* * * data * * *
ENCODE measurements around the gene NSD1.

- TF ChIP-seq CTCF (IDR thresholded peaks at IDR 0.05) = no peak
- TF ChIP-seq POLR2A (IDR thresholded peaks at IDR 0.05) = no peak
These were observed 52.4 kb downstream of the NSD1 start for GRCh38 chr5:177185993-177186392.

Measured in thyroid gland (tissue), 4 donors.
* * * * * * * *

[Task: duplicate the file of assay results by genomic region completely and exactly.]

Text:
ENCODE measurements around the gene NSD1.

- TF ChIP-seq CTCF (IDR thresholded peaks at IDR 0.05) = no peak
- TF ChIP-seq POLR2A (IDR thresholded peaks at IDR 0.05) = no peak
These were observed 52.4 kb downstream of the NSD1 start for GRCh38 chr5:177185993-177186392.

Measured in thyroid gland (tissue), 4 donors.